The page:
Thursday, October 22, 2009

CIS issued revised I-601, waiver application

USCIS has revised the Form I-601, Application for Waiver of Grounds of Inadmissibility "to make it easier for applicants to complete."
    The I-601 is used by visa applicants who are "inadmissible" to the US for any reason. The most common ground of inadmissibility is a prior overstay, rendering the visa applicant inadmissible for 3 or 10 years. To qualify for a waiver, the applicant must show that not returning to the US would cause extreme hardship to the US citizen or lawful permanent resident spouse or parent of the I-601 applicant. Family separation and financial inconvenience alone do not necessarily constitute extreme hardship. 
    As one consulate explains:
    Extreme hardship can be demonstrated in many aspects of your spouse or parent’s life such as: 

  • HEALTH - Ongoing or specialized treatment requirements for a physical or mental condition; availability and quality of such treatment in your country, anticipated duration of the treatment; whether a condition is chronic or acute, or long-or short-term.

  • FINANCIAL CONSIDERATIONS - Future employability; loss due to sale of home or business or termination of a professional practice; decline in standard of living; ability to recoup short-term losses; cost of extraordinary needs such as special education or training for children; cost of care for family members (i.e., elderly and infirm parents).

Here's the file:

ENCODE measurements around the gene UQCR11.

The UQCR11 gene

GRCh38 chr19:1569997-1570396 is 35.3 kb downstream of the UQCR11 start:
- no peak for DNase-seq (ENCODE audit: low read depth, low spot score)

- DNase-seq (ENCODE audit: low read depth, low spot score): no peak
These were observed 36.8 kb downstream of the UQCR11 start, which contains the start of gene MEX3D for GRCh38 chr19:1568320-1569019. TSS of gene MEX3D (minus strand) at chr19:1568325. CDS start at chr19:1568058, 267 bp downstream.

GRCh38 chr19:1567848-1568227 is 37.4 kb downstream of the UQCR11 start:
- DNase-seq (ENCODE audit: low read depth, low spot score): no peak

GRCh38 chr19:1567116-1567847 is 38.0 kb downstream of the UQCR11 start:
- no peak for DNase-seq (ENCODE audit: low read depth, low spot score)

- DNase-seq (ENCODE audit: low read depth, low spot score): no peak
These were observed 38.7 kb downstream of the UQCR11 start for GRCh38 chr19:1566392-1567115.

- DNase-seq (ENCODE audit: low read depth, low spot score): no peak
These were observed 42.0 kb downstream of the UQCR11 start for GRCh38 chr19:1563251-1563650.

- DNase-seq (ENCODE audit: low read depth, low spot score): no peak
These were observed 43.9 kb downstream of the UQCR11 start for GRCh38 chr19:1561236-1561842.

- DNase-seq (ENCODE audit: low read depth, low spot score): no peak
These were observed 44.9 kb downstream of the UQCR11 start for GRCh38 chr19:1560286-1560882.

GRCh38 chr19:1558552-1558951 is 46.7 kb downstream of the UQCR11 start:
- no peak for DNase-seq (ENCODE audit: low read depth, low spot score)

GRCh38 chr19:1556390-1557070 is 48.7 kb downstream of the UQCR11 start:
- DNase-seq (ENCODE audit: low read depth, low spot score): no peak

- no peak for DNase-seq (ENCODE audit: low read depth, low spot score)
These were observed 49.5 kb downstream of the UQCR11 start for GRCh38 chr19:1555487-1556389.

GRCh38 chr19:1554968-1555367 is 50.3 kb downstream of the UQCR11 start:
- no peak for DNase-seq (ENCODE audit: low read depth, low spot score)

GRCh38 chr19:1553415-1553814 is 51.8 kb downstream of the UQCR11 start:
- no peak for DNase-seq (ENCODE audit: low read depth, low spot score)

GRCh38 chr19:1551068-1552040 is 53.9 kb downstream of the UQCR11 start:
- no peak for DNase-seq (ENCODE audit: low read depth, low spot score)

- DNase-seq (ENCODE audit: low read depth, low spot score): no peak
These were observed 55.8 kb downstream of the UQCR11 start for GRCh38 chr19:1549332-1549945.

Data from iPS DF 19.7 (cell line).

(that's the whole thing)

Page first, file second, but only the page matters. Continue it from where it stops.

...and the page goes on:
• EDUCATION - Loss of opportunity for higher education; lower quality or limited scope of education options; disruption of current program; requirement to be educated in a foreign language or culture with ensuing loss of time for grade; availability of special requirements, such as training programs or internships in specific fields.

  • PERSONAL CONSIDERATIONS - Close relatives in the United States and /or your country; separation from spouse/children; ages of involved parties; length of residence and community ties in the United States.

  • SPECIAL FACTORS - Cultural, language, religious, and ethnic obstacles; valid fears of persecution, physical harm, or injury; social ostracism or stigma; access to social institutions or structures

  • OTHER - Any other situation that you feel may help you meet the burden of extreme hardship. 

  • CIS press release on the new form here.


    1. I was deported 7 years ago for overstaying (only 1 time). I am married to an USC... My I 601 was denied back then and we are trying again. I understand the officer at the visa interview(DS-230), after asking a few questions, will inform me that I am not eligible for a visa because of unlawful presence, and determine whether I am eligible for the I-601 waiver.
      I have heard that the officer can determine whether I need the I 601 or not. Is that so? is it possible the officer will not ask me to send the I 601 and grant me the immigrant VISA "excusing me" the years that are left before the 10 year bar is over?

      According my limited understanding of the immigration law I am elegible because I entered with inspection with a valid passport and I stayed after my visa expired only one time. Also because I was elegible last time.

    2. Juan - please contact me directly at